Fear of COVID-19 had Burnet County scrambling to come up with enough poll workers for the Democratic primary runoff July 14. While that election has been covered with three workers at two early voting locations and four workers at each of the two July 14 polling sites, November is expected to be an even bigger problem, which Burnet County Elections Administrator Doug Ferguson is now tackling.
“We are absolutely anticipating problems with recruiting for November,” Ferguson said. “The virus doesn’t seem to be in any way tapering off. We have talked to a few people already, and I think it’s going to be very hard to fill all of those positions.”
Burnet County requires at least four people for each of its 20 polling locations: a judge, an alternate judge, and two clerks. Four or five of the busiest locations will need two additional workers each. In total, that’s about 88-90 people who will need to be trained and scheduled before early voting begins October 19.
Poll workers are paid $10 to $12 an hour depending on the position. Shifts are 12 hours but can be shortened with enough recruits. Protections against COVID-19 will be taken seriously, Ferguson assured.
“We are going to protect (poll workers) and protect voters,” he said.
Screens will be installed on the tables to separate poll workers from voters. Gloves, masks, hand sanitizer, and alcohol spray and wipes also will be available. Machines will be wiped down after each voter. Masks will be available for voters who want one — Ferguson hopes.
“We are probably going to have some masks we can give voters, but right now, those supplies are hard to get,” Ferguson said. “I don’t see them becoming any easier. That’s going to be a lot of supplies we will need for November.”
He did add that while masks will be encouraged at the polling locations, they will not be mandated. Voting sites are exempt under Gov. Greg Abbott’s face covering mandate.
“We can’t force voters to wear masks because it deals with their constitutional rights,” Ferguson said.
He does expect voting by absentee ballot to at least double in Burnet County for the November election, despite the desire of people to vote in person.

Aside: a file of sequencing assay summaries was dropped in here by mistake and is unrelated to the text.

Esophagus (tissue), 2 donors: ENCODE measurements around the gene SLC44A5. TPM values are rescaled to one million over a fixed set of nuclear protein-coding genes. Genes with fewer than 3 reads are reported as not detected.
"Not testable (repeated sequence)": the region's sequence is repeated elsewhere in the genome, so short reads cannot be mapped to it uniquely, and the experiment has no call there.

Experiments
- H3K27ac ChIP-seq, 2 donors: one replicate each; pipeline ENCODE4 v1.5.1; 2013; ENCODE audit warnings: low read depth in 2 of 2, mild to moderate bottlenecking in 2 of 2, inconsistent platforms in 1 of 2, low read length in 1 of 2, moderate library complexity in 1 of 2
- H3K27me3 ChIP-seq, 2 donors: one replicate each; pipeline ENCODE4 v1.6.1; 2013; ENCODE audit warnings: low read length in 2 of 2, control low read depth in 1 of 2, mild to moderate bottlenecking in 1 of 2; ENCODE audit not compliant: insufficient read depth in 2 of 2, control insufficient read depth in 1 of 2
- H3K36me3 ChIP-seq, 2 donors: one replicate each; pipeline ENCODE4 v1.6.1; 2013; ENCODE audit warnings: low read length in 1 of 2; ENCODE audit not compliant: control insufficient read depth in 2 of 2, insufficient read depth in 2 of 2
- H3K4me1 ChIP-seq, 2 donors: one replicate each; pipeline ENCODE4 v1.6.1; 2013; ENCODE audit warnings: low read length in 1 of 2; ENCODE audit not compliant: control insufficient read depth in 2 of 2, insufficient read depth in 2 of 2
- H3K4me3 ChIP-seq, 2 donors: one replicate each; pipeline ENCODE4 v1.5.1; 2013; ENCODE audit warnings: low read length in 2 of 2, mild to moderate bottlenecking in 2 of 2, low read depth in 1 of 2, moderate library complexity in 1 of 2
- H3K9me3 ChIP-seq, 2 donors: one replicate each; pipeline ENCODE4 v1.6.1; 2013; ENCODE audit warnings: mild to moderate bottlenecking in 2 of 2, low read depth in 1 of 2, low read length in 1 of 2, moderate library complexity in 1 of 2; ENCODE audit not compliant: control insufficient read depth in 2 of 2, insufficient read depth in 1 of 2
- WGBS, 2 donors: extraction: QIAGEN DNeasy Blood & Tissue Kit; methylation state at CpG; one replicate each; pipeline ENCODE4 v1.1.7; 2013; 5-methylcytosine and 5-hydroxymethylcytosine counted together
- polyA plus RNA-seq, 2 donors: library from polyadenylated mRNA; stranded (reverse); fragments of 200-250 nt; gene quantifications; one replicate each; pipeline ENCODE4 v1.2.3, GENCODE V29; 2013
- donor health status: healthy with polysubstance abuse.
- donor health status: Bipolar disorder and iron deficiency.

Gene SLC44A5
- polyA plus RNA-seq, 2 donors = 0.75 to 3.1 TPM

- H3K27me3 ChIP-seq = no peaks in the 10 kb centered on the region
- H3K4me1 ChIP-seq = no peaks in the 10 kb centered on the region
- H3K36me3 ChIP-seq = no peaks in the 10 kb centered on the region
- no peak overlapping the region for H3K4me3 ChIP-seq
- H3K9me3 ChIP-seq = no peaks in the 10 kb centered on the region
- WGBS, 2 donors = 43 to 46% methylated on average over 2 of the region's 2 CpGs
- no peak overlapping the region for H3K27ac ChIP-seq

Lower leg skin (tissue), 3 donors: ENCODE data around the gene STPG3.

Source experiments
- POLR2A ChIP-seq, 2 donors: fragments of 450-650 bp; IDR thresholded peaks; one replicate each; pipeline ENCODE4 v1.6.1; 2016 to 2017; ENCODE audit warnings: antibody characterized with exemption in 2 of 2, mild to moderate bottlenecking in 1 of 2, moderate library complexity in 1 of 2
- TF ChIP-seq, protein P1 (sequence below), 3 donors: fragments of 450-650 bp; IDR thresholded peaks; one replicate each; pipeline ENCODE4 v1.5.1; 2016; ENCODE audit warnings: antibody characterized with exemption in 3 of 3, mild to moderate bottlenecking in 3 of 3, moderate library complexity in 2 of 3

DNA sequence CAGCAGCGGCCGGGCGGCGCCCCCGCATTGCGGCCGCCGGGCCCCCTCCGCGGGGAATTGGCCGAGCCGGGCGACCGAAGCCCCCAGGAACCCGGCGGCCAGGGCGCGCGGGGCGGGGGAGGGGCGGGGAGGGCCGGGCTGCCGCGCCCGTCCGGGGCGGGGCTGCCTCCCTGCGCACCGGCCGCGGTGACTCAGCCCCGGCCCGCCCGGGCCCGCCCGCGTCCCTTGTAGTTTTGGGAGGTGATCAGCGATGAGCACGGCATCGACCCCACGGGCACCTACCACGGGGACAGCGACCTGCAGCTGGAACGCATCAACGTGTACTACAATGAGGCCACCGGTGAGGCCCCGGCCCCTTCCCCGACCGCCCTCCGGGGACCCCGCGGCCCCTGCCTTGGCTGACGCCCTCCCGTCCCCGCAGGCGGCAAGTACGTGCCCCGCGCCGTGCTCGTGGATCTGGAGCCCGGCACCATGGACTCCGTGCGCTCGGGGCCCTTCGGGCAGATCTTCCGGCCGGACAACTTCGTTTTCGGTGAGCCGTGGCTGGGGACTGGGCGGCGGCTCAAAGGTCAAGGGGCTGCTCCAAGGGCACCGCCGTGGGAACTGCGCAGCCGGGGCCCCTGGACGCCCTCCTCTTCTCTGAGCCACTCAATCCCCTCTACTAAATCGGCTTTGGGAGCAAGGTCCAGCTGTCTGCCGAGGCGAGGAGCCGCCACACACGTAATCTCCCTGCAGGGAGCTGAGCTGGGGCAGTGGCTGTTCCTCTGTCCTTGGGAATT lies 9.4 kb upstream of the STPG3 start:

“(Voting in person) is a very patriotic thing to do,” he said. “It’s what a lot of people fought and even died for — the right to vote — and they like to be there to do it in person.”
Ferguson hopes that same sense of patriotism will inspire younger people to apply for poll worker jobs for this presidential election.
“If they love their country, it’s a good way to show that love,” he said. “And we really need the younger generation because of the technology changes (in voting).”
High school students ages 16 and older can apply as long as they have a teacher sponsor them by writing a letter of recommendation, something Ferguson plans to encourage this year.
“I would love to see that, I really would,” Ferguson said. “They certainly understand the technology, and the ones who would want to do the work are really good at it.”
It would also foster a new generation of civic-minded community leaders, he said.
The biggest fear in not having enough poll workers is the prospect of long lines of people waiting to vote, which could turn potential voters away, suppressing turnout.
“We have to run an election anyway, even if we don’t have enough people,” he said. “I’m not sure what we would do in that case. I’m sure the (Texas) Secretary of State would get involved with a big push of public service announcements.”
Anyone interested in becoming a poll worker can apply online at burnetcountytexas.org.
To request an absentee ballot to vote by mail, taking some of the pressure off of voting locations, visit the Burnet County website. Print out an “Application for a Ballot by Mail,” fill it out, and return it (by mail or in person) at least 11 days before the election in which you want to vote. You will then be sent a mail-in ballot with a new deadline for returning it by mail or in person.
CORRECTION: A previous version of this story incorrectly stated there would be 20 polling locations open on the runoff election day of July 14. There will be two: the Burnet County Extension Office auditorium, 607 N. Vandeveer in Burnet, and the County Courthouse South Annex, 810 Steve Hawkins Parkway in Marble Falls.